Most Canadians are not aware of the situation in Algeria. What do you fear most about being deported back to that country?
“Algeria is still a military state, a police state. The government of Algeria and the media doesn’t want to expose themselves to the West. All they show of the government is that it’s a democratic country but it’s not. That’s why all the protests are going on around the world. Algeria is part of that. We have people in prison. We have people disappeared since 1992. And we had the army before that, with people tortured and disappeared, kidnapped and killed without trial.
And they want to send me back with this allegation against me? The government of Canada is accusing me of being a part of a terror network, and the United States is going all around the world to arrest people. I’m going to get disappeared, killed or jailed. Nobody knows what’s going to happen to me if I’m sent back to Algeria. That’s why I’m fearing for my life. I’m worried all the time. Basically I’m living day by day these days. It’s a nightmare for me.”
If you were given a chance to address Canadians at large, about your experience of secret trials and security certificates, what would you say?
“I would like to say that if Canadian people really want to protect their democracy and open trials they should not let these kinds of injustice go on. Today it’s me. The government says they’re deporting a national security threat. But the reality is it’s not a fair trial for me. Today it’s me. Another day it’s somebody else. You never know the case against you and you’re labeled for life and sent to a place for torture.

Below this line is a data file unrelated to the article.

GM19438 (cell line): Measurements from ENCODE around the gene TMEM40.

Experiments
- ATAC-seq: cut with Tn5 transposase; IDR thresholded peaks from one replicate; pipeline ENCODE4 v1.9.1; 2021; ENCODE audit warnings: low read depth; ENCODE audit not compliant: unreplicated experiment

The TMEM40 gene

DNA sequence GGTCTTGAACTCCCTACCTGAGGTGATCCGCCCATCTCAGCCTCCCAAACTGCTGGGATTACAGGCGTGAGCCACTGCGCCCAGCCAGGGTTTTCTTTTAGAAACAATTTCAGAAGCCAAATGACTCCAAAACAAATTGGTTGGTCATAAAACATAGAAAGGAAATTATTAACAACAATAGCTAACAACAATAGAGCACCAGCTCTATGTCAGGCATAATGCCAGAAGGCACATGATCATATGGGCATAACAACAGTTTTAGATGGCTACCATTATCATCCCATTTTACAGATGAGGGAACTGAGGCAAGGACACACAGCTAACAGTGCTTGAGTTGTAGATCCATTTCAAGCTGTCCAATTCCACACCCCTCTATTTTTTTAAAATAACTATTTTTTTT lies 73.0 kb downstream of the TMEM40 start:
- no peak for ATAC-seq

I would like to say for people: don’t let this injustice go on. I still have lots of supporters and I have faith ultimately that they won’t deport me to a place where I’m going to be tortured or killed. If I have evidence against me just try me in an open trial and let me defend myself. Give me the whole evidence and let me question the informant, or let me question the evidence or where they collected it from and the reliability of the evidence or allegation against me.
I have lots of supporters and people calling for justice from coast to coast, people who are unhappy with this kind of trial in Canada. And people are connected to each other. The case goes from one person to another and they support me. I go sometimes to the mall and people come up to me, I’ve never seen them before, and all they want is justice, all they want is a fair and open trial. That’s why I have faith in Canadians. Any place I go people come to me and that’s what I get. I never, ever get negative comments. That’s what keeps me going forward.” (X)
What next? Sign the Statement Against Security Certificates
We, the undersigned, have grave concerns regarding the continued use of sections 9, 76-87 of the Immigration and Refugee Protection Act, which allow for the imprisonment in Canada of refugees and permanent residents under the authority of a “Security Certificate”
... Sign the statement here
, and read more about Mohamed Harkat's case